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Meditations: Children of Fire

Published: Thu 25 Nov 2004 02:26 PM
Meditations - From Martin LeFevre in California
Children of Fire
In his excellent book, ''The Neanderthal’s Necklace,'' Juan Luis Arsuaga, a paleo-anthropologist and professor at the University of Madrid, provides a clear and cogent discussion of consciousness. Arsuaga poses a provocative question in a section entitled “Darwin vs. Wallace”: Did human consciousness come into existence through incremental changes, or through “one great qualitative leap?”
This is worth going into, because it pertains to the next shift in consciousness, which is occurring now. The basic feature of that radical change is switching from a consciousness based on symbols, thought, and self, to a consciousness based on attention, awareness, and insight.
The rare but universal phenomenon of so-called mystical experience provides the precedent for this new consciousness. Of course because of its very nature, ‘mystical experience’ is hard to define. For this reason, it has heretofore been the domain of religions and theology. Is there a language for the new consciousness that fits our scientific age, and yet does not reduce and detract from the essential character of the meditative state?
Arsuaga employs two useful models in looking at the evolution of symbolic/thought consciousness, which are also applicable in examining mystical experience and the transmutation of human consciousness. The first is a concept called “emergent properties,” derived from systems theory. The second is the terminology of aptation, adaptation, and exaptation.
Arsuaga discusses a theory proposed by a colleague, Ian Tattersall, of the American Museum of Natural History, in which “cognition and language emerged in functional contexts distinct from their present one’s.” The function that originally evolved is termed an aptation. In Tattersall's view, our large brains and vocal apparatus “were [initially] unable to produce either cognition or language.” But when “new neurological pathways established the necessary connection,” the mind as we know it came into being, as an “emergent property.”
Scientists now refer to an evolved characteristic that does not change as an adaptation. A characteristic or function that evolved for one purpose but came to be used for another is called an ‘exaptation.’ Feathers are the quintessential example of an exaptation. They evolved as excellent “thermal insulators on the bodies of a certain group of dinosaurs, but came to be used by birds, a subgroup of the plumed dinosaurs, to enable flight.”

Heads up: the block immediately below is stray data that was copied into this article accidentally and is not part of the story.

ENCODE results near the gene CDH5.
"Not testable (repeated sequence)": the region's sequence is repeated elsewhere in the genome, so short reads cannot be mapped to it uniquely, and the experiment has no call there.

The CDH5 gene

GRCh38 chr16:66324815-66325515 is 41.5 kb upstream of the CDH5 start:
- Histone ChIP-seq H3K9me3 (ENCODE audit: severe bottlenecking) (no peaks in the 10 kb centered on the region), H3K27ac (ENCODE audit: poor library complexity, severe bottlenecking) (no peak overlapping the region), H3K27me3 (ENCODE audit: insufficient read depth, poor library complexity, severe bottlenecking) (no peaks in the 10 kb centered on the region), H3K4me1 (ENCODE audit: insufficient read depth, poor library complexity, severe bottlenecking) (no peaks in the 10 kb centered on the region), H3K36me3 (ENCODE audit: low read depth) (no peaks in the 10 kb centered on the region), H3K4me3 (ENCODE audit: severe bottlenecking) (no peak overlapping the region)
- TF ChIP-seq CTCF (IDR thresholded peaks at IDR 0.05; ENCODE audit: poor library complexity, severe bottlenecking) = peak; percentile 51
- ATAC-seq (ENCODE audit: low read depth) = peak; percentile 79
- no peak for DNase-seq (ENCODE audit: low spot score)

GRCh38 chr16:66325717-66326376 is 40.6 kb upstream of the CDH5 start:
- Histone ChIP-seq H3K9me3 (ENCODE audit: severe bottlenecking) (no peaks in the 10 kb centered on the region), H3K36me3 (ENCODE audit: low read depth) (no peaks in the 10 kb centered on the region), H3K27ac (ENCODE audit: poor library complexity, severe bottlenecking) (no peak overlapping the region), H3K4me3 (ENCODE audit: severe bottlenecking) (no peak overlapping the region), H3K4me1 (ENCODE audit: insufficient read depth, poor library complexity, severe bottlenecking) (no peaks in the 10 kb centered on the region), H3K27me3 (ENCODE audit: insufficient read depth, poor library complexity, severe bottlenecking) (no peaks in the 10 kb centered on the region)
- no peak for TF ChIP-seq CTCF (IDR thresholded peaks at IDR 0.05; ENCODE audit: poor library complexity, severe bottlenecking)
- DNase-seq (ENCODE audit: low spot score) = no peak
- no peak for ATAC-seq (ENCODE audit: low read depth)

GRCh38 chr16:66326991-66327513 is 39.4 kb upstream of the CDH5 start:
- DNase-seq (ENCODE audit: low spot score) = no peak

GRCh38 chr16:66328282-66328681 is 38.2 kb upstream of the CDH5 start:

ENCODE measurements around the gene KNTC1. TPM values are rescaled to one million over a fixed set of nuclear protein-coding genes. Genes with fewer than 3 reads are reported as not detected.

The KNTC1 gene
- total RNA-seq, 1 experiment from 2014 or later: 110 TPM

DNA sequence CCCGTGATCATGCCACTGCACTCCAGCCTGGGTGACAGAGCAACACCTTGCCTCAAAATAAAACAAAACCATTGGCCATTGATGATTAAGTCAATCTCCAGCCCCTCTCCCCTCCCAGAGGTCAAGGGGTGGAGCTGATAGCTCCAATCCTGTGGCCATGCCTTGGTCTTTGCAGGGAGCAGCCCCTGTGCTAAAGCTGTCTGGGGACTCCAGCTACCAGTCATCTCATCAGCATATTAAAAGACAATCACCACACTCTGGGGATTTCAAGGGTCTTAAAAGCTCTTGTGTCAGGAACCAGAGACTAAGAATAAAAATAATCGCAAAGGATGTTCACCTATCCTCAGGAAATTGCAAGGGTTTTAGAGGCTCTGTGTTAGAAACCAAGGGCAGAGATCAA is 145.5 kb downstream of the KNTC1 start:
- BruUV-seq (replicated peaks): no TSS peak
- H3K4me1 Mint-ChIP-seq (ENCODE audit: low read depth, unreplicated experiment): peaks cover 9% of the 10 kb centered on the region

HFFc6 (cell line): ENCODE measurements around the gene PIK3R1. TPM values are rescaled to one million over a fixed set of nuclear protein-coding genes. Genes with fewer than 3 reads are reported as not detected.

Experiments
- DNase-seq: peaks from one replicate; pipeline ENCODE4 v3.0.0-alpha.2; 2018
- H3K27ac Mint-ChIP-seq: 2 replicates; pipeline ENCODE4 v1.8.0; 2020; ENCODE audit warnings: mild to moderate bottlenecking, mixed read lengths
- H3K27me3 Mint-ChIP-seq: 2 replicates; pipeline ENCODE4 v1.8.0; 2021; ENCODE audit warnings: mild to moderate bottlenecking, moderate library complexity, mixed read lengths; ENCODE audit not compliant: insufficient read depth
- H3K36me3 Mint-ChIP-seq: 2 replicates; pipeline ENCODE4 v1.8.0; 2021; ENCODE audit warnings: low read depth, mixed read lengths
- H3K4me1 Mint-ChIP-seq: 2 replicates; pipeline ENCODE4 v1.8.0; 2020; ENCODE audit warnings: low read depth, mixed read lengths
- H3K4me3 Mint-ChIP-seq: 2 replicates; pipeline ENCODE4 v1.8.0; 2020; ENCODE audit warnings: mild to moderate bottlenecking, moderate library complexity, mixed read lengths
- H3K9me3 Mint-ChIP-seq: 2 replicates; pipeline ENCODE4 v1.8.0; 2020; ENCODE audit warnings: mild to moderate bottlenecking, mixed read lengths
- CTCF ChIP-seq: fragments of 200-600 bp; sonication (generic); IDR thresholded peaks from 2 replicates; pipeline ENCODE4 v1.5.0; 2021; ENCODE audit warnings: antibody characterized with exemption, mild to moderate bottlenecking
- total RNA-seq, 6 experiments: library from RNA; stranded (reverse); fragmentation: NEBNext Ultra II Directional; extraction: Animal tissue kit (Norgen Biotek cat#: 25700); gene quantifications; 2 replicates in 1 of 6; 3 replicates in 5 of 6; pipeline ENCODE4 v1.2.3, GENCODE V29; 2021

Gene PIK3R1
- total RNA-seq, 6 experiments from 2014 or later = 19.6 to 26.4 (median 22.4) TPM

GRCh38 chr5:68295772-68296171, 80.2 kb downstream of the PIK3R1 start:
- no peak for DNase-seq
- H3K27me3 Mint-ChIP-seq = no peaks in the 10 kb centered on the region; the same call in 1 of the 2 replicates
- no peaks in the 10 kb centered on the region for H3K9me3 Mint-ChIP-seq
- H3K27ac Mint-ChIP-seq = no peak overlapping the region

As Arsuaga eloquently points out, “any innovative rearrangement of elements has the potential to endow the system with a revolutionary new property.” Though he believes language and cognition are adaptations and not exaptations, the exaptation scenario for the evolution of conscious thought rings true to me. Thus, the early human mind was able to evolve from subconscious and imitative learning in Homo ergaster, to creative and self-reflective symbol manipulation (what we call ‘higher thought’) in Homo sapiens. We are in the midst of undergoing a third radical change in consciousness, this one requiring full conscious awareness.
If you’re still with me, this is where things get difficult, but very interesting. As we can see from the state of the world, symbolic consciousness produces increasing division, conflict, and fragmentation. The human primate has become a planet killer. Therefore the contradictions and pressures of the old consciousness are necessitating a transmutation. That is, a new kind of consciousness altogether.
Intensely but passively observing the chatter of thought gathers sufficient attention to shut off the filtering mechanism of the brain, and cleanse the caked windows of perception. That state is what the West calls “mystical experience,” and the East calls “Samadhi.” It is this action, or inaction, which enables the brain to awaken creative insight and “rearrange the elements to endow the system with a revolutionary new property.”
I maintain that archaic human consciousness has reached its limit, and that we are, as a species, in a messy transition to a new type of consciousness altogether, requiring a conscious transmutation in those with the capacity and drive to awaken it.
The vast majority of people of course, don’t want to change, much less bring about a transmutation of their consciousness. But such people are, in the infamous words of Donald Rumsfeld (who exemplifies the type) “dead-enders.” When enough stress builds up in a system, evolution, and the cosmic intelligence intrinsic to it, compels radical change.
Arsuaga betrays the horns of the human dilemma when he says: “we receive so much information by means of our senses that we need to rapidly, automatically, and unconsciously select only the most important data from among it. Only the stimuli that pass through a mental filter produce reactive behavior” (italics mine).
That means we face a tremendous existential choice: become increasingly unconscious and unaware, a race of automatons and zombies; or grow in attention and awareness, and make the transition to a new consciousness altogether.
In the terms above, symbolic thought, which is pushing us to the brink, is potentially an exaptation for awareness of the infinite and thus, infinite awareness. That, I submit, is the future of humanity.
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- Martin LeFevre is a contemplative, and non-academic religious and political philosopher. He has been publishing in North America, Latin America, Africa, and Europe (and now New Zealand) for 20 years. Email: martinlefevre@sbcglobal.net. The author welcomes comments.

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